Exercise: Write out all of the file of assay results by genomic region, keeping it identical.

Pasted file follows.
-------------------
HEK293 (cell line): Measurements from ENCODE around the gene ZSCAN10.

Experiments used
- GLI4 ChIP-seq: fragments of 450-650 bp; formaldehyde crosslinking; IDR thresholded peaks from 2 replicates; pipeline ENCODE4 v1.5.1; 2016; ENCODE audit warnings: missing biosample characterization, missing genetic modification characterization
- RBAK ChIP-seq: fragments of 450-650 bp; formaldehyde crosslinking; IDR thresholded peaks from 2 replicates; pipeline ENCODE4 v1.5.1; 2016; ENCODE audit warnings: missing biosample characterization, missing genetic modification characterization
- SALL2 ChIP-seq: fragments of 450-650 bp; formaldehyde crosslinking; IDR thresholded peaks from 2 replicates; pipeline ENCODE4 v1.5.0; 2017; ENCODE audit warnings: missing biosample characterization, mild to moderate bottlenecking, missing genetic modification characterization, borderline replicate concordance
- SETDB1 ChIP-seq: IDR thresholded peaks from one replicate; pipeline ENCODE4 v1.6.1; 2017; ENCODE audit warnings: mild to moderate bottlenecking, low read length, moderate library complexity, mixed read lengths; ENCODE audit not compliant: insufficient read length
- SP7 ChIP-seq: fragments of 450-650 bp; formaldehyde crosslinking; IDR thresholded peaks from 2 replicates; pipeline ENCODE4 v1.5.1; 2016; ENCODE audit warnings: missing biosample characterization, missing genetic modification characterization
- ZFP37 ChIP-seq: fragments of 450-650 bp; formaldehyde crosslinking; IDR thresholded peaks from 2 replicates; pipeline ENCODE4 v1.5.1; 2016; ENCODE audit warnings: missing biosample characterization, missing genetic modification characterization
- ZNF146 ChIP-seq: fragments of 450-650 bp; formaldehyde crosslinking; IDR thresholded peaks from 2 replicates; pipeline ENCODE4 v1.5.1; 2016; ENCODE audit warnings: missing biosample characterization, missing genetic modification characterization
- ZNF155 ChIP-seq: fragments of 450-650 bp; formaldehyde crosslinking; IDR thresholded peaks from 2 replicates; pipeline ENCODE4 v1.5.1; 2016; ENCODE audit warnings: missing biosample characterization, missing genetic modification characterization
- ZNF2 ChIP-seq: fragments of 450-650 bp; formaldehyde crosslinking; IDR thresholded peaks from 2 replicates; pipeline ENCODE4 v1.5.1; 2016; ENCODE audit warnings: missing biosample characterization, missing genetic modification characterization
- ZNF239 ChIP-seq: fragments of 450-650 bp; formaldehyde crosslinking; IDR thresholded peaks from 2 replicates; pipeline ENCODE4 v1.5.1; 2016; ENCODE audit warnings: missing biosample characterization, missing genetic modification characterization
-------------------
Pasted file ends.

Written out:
HEK293 (cell line): Measurements from ENCODE around the gene ZSCAN10.

Experiments used
- GLI4 ChIP-seq: fragments of 450-650 bp; formaldehyde crosslinking; IDR thresholded peaks from 2 replicates; pipeline ENCODE4 v1.5.1; 2016; ENCODE audit warnings: missing biosample characterization, missing genetic modification characterization
- RBAK ChIP-seq: fragments of 450-650 bp; formaldehyde crosslinking; IDR thresholded peaks from 2 replicates; pipeline ENCODE4 v1.5.1; 2016; ENCODE audit warnings: missing biosample characterization, missing genetic modification characterization
- SALL2 ChIP-seq: fragments of 450-650 bp; formaldehyde crosslinking; IDR thresholded peaks from 2 replicates; pipeline ENCODE4 v1.5.0; 2017; ENCODE audit warnings: missing biosample characterization, mild to moderate bottlenecking, missing genetic modification characterization, borderline replicate concordance
- SETDB1 ChIP-seq: IDR thresholded peaks from one replicate; pipeline ENCODE4 v1.6.1; 2017; ENCODE audit warnings: mild to moderate bottlenecking, low read length, moderate library complexity, mixed read lengths; ENCODE audit not compliant: insufficient read length
- SP7 ChIP-seq: fragments of 450-650 bp; formaldehyde crosslinking; IDR thresholded peaks from 2 replicates; pipeline ENCODE4 v1.5.1; 2016; ENCODE audit warnings: missing biosample characterization, missing genetic modification characterization
- ZFP37 ChIP-seq: fragments of 450-650 bp; formaldehyde crosslinking; IDR thresholded peaks from 2 replicates; pipeline ENCODE4 v1.5.1; 2016; ENCODE audit warnings: missing biosample characterization, missing genetic modification characterization
- ZNF146 ChIP-seq: fragments of 450-650 bp; formaldehyde crosslinking; IDR thresholded peaks from 2 replicates; pipeline ENCODE4 v1.5.1; 2016; ENCODE audit warnings: missing biosample characterization, missing genetic modification characterization
- ZNF155 ChIP-seq: fragments of 450-650 bp; formaldehyde crosslinking; IDR thresholded peaks from 2 replicates; pipeline ENCODE4 v1.5.1; 2016; ENCODE audit warnings: missing biosample characterization, missing genetic modification characterization
- ZNF2 ChIP-seq: fragments of 450-650 bp; formaldehyde crosslinking; IDR thresholded peaks from 2 replicates; pipeline ENCODE4 v1.5.1; 2016; ENCODE audit warnings: missing biosample characterization, missing genetic modification characterization
- ZNF239 ChIP-seq: fragments of 450-650 bp; formaldehyde crosslinking; IDR thresholded peaks from 2 replicates; pipeline ENCODE4 v1.5.1; 2016; ENCODE audit warnings: missing biosample characterization, missing genetic modification characterization